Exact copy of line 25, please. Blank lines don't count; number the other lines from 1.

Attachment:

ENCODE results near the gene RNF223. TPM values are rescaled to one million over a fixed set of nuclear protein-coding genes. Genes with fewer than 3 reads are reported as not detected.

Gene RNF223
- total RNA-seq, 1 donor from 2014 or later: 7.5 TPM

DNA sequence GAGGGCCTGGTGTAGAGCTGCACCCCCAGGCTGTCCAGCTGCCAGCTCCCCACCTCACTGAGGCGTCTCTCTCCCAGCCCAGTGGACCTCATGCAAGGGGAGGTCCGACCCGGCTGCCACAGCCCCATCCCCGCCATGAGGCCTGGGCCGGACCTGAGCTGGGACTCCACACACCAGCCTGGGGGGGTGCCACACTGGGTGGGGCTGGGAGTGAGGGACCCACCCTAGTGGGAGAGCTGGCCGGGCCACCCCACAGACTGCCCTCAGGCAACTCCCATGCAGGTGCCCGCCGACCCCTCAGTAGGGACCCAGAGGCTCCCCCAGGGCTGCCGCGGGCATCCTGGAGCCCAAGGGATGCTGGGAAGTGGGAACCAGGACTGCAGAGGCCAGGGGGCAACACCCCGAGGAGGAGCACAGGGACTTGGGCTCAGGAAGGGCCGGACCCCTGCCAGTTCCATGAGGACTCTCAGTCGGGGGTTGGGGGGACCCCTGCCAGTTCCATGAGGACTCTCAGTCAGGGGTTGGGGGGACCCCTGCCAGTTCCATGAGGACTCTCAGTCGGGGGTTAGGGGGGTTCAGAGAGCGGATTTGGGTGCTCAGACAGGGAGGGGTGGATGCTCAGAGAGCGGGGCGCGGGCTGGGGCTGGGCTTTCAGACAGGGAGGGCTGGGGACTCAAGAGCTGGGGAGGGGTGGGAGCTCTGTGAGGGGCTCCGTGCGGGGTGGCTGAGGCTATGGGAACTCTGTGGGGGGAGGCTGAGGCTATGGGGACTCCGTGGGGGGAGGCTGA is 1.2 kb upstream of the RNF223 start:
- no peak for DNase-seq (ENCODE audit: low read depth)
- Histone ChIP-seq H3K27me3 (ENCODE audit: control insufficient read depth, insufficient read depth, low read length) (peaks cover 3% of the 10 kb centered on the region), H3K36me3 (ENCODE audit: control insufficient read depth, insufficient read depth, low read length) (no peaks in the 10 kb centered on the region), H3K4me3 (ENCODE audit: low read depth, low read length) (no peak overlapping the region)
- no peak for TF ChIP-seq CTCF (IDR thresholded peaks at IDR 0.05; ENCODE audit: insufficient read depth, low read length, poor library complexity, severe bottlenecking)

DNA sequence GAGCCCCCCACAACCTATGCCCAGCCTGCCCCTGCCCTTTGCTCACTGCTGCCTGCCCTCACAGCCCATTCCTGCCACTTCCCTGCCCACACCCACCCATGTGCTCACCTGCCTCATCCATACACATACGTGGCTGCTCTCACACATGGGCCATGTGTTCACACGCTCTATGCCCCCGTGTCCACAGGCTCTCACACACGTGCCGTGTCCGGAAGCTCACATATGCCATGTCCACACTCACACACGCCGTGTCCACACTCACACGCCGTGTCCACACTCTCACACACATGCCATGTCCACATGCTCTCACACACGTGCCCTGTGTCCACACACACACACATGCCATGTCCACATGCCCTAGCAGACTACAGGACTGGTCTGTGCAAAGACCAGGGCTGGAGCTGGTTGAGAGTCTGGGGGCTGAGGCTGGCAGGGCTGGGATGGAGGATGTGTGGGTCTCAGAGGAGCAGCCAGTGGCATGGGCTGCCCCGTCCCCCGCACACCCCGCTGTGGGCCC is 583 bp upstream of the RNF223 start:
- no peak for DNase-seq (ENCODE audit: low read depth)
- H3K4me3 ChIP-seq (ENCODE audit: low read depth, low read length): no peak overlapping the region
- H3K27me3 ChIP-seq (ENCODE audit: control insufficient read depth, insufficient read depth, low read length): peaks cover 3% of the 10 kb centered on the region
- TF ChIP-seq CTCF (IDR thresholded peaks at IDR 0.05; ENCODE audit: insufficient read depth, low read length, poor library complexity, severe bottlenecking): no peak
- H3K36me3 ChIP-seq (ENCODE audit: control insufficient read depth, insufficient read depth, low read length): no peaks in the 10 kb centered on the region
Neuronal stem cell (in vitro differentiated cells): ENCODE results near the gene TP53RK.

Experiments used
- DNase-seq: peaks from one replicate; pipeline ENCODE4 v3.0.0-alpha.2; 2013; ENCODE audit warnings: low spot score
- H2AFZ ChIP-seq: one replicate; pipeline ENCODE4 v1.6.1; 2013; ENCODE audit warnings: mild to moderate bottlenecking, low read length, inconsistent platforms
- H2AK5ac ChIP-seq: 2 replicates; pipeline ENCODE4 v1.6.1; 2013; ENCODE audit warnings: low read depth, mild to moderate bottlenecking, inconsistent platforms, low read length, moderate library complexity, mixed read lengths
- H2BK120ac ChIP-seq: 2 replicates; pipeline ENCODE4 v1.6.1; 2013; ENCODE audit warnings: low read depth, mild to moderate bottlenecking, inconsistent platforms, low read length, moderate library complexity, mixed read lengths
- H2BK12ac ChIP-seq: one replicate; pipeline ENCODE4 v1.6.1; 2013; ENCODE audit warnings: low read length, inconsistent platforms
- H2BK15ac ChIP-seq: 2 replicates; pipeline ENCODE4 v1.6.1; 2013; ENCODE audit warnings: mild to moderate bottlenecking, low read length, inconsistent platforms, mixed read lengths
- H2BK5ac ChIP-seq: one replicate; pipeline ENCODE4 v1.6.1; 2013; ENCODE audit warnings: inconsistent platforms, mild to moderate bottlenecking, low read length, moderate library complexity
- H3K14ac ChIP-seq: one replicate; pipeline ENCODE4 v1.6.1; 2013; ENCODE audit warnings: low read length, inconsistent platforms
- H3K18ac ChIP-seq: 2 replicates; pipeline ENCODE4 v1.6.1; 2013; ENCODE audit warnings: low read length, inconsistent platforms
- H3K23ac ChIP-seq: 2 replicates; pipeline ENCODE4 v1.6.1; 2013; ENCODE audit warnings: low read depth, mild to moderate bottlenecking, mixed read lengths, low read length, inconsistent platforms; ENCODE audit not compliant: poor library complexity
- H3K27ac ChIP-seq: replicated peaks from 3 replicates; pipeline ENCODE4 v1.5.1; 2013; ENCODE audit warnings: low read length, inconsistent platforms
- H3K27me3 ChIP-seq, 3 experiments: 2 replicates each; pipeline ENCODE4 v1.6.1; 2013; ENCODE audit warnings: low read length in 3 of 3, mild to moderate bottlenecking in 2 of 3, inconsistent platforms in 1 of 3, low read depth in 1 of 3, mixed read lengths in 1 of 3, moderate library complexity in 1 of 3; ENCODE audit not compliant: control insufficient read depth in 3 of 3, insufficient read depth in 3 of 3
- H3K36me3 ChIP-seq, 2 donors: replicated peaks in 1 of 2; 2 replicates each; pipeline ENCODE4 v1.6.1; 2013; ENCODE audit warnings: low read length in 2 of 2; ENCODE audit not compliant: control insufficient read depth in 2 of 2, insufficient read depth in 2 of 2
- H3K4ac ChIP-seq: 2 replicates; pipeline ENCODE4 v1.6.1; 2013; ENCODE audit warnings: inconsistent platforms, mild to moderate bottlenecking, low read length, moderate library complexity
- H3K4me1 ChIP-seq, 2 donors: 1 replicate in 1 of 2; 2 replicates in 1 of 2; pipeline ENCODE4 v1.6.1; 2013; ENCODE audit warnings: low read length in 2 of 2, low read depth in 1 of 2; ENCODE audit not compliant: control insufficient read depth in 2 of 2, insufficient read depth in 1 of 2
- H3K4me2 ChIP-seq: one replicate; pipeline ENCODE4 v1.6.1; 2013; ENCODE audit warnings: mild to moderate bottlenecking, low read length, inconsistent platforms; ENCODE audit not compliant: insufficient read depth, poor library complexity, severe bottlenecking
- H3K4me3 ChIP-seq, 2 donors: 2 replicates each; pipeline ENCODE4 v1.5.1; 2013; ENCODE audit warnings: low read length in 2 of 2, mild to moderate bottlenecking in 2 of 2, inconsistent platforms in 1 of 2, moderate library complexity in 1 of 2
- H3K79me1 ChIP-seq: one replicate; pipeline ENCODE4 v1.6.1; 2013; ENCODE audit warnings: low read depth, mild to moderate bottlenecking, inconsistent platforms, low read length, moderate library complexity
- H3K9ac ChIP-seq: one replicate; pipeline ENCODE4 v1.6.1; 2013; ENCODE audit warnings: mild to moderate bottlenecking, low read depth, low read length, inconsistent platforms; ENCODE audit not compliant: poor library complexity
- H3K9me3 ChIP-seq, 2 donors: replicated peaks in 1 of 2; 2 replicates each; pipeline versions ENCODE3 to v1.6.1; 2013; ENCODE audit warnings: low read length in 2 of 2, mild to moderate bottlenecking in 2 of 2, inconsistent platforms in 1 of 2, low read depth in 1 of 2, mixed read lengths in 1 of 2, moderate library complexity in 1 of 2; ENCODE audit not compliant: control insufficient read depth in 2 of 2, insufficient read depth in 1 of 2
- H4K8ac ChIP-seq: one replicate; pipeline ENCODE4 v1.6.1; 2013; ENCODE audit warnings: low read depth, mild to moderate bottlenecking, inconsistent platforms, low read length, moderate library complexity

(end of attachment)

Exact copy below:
- H3K23ac ChIP-seq: 2 replicates; pipeline ENCODE4 v1.6.1; 2013; ENCODE audit warnings: low read depth, mild to moderate bottlenecking, mixed read lengths, low read length, inconsistent platforms; ENCODE audit not compliant: poor library complexity